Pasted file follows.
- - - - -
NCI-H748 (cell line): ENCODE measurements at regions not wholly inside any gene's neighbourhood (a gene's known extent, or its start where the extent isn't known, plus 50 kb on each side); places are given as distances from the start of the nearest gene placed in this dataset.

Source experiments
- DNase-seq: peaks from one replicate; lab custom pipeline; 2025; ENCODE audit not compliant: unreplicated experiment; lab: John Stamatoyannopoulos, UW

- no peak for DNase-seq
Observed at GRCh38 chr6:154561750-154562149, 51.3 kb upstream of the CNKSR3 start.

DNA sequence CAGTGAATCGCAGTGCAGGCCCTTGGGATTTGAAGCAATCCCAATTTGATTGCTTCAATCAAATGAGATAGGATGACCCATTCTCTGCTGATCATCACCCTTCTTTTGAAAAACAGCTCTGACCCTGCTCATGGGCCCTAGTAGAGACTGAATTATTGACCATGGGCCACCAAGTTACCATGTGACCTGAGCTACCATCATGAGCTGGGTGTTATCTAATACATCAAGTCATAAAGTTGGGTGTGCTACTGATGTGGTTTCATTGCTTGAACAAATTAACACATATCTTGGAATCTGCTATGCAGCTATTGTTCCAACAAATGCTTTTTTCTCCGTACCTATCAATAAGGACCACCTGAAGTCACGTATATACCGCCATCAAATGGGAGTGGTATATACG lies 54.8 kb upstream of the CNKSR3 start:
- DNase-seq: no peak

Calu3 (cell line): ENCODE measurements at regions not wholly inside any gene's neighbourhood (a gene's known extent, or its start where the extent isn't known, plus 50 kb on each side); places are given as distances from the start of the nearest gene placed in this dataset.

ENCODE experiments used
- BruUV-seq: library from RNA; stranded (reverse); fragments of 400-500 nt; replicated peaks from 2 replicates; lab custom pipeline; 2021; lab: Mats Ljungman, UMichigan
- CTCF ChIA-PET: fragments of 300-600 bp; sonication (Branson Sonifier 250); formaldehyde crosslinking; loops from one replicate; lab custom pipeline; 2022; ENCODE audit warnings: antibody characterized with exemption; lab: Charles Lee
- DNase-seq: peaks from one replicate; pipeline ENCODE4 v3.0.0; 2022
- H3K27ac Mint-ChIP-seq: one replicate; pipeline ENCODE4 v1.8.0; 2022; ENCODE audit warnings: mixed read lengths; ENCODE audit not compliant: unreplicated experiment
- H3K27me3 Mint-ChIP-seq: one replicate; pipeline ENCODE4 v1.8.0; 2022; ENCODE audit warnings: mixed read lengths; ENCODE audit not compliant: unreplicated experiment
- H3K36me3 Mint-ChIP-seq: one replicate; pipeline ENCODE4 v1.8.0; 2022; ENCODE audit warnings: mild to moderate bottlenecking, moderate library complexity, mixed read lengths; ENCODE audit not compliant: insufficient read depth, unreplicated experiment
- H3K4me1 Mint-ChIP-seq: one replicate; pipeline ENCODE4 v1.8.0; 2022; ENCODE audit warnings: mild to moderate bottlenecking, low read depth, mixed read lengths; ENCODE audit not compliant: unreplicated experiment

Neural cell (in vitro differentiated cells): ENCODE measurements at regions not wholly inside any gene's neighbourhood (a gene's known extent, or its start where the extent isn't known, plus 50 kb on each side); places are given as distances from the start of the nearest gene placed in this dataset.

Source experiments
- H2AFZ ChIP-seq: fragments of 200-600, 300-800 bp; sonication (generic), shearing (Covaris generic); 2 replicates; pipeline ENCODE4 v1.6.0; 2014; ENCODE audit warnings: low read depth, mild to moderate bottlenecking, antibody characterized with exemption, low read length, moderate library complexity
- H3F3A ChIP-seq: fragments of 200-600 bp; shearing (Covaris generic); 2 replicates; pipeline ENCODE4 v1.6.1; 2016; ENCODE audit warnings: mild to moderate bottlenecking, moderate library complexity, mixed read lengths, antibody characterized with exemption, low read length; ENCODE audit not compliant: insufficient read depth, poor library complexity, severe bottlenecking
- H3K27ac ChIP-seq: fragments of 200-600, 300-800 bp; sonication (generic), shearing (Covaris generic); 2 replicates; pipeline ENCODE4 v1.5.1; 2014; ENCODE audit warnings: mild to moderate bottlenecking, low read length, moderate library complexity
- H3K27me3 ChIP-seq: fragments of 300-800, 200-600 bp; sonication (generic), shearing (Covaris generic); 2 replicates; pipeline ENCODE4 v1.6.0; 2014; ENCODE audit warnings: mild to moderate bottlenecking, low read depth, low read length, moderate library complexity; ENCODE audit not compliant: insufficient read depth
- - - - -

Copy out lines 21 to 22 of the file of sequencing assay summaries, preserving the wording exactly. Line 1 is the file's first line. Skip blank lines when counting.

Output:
- H3K27ac ChIP-seq: fragments of 200-600, 300-800 bp; sonication (generic), shearing (Covaris generic); 2 replicates; pipeline ENCODE4 v1.5.1; 2014; ENCODE audit warnings: mild to moderate bottlenecking, low read length, moderate library complexity
- H3K27me3 ChIP-seq: fragments of 300-800, 200-600 bp; sonication (generic), shearing (Covaris generic); 2 replicates; pipeline ENCODE4 v1.6.0; 2014; ENCODE audit warnings: mild to moderate bottlenecking, low read depth, low read length, moderate library complexity; ENCODE audit not compliant: insufficient read depth